- Planting and Division: with temperatures cooling off now is a great time to look around and see what is overgrown. The cooler temperatures make division less stressful and in turn less care you have to put into the plants. Make sure to use a good root stimulant to help your plants get started. By transplanting and installing new plants now you are also allowing them enough time to establish their root system so that they don’t heave out of the ground with the first freeze.
- Now is the time to install your bulbs. The first thing that comes to mind are spring flowering bulbs such as Tulips and Daffodils; but don’t forget to think about your Peonies, Poppies and Iris as well.
- Continue to weed!!! The more consistent you are with this the less of it you are going to have to keep up with overall. It is also a good time to get your final round of pre-emergent down.
- Pruning and deadheading for your late summer blooming plants and any others that look past their prime which you haven’t gotten to yet.
- If you have any beds that need a little bit of touch up mulch now is the time to get it down. Make sure to look at past post which you can get to by clicking here to make sure you aren’t using too much mulch.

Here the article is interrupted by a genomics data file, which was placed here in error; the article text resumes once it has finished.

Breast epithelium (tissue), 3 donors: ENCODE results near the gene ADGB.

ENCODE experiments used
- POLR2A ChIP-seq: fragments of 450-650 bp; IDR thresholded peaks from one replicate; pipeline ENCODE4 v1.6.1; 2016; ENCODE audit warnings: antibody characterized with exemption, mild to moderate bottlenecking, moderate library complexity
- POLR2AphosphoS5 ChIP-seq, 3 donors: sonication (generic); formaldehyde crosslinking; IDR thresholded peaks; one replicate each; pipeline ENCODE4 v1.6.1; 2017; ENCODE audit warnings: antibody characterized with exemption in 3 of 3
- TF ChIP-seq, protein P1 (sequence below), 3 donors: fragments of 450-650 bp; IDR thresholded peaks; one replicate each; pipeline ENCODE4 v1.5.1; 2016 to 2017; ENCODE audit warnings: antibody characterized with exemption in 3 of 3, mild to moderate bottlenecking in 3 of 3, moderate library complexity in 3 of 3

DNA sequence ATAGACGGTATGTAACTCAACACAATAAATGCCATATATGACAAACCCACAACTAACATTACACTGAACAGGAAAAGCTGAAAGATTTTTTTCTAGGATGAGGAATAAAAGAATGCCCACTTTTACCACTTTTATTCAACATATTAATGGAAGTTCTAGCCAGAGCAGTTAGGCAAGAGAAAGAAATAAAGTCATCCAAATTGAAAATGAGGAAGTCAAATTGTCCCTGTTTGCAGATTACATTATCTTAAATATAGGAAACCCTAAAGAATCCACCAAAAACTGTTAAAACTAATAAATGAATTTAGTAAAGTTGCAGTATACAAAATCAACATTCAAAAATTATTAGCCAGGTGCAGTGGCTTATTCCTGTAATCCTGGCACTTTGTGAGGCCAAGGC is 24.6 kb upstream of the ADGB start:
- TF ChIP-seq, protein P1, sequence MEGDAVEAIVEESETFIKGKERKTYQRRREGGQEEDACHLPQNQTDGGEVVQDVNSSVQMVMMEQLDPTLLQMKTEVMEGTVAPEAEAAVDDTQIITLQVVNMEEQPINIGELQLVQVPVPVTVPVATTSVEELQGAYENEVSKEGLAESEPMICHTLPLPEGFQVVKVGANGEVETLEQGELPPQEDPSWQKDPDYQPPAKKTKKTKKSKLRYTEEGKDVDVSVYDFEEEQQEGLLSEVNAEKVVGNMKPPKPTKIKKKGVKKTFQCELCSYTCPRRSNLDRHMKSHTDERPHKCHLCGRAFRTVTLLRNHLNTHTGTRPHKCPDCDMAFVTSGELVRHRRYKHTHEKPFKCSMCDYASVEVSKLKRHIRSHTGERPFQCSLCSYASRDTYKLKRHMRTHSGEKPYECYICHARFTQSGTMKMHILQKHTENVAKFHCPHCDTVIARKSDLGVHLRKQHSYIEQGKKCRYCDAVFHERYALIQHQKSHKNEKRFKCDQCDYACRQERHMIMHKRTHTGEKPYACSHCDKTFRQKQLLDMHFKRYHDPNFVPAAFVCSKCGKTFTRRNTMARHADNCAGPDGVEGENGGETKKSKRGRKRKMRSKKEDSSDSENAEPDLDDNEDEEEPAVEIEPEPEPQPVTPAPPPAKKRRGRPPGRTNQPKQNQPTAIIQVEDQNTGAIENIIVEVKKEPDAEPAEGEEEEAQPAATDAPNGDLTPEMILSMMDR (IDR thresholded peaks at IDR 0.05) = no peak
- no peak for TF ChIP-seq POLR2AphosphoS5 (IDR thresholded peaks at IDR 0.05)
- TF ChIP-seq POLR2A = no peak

Monarda ‘Jacob Cline’
It’s hard to believe that it’s already mid July. It seems like each year goes faster than the last. Your chores in your perennial beds change this time of year. A lot of areas start to dry out more than they do in the Spring and you have more insects to consider. Planting should only be done this time of year if you have the time to water your new plants consistently. The same applies to any transplanting or dividing that you are thinking about. Make sure that these waterings are less frequent but deeper. By watering more deeply you are encouraging the plants roots to go deeper. Here are a few more things you need to make sure to look after:
- Perennials that have been cut back will also need to be looked after for water.
- Heavy-feeding perennials or those that have been cut back to encourage a second bloom could stand to be fertilized with a water soluble fertilizer.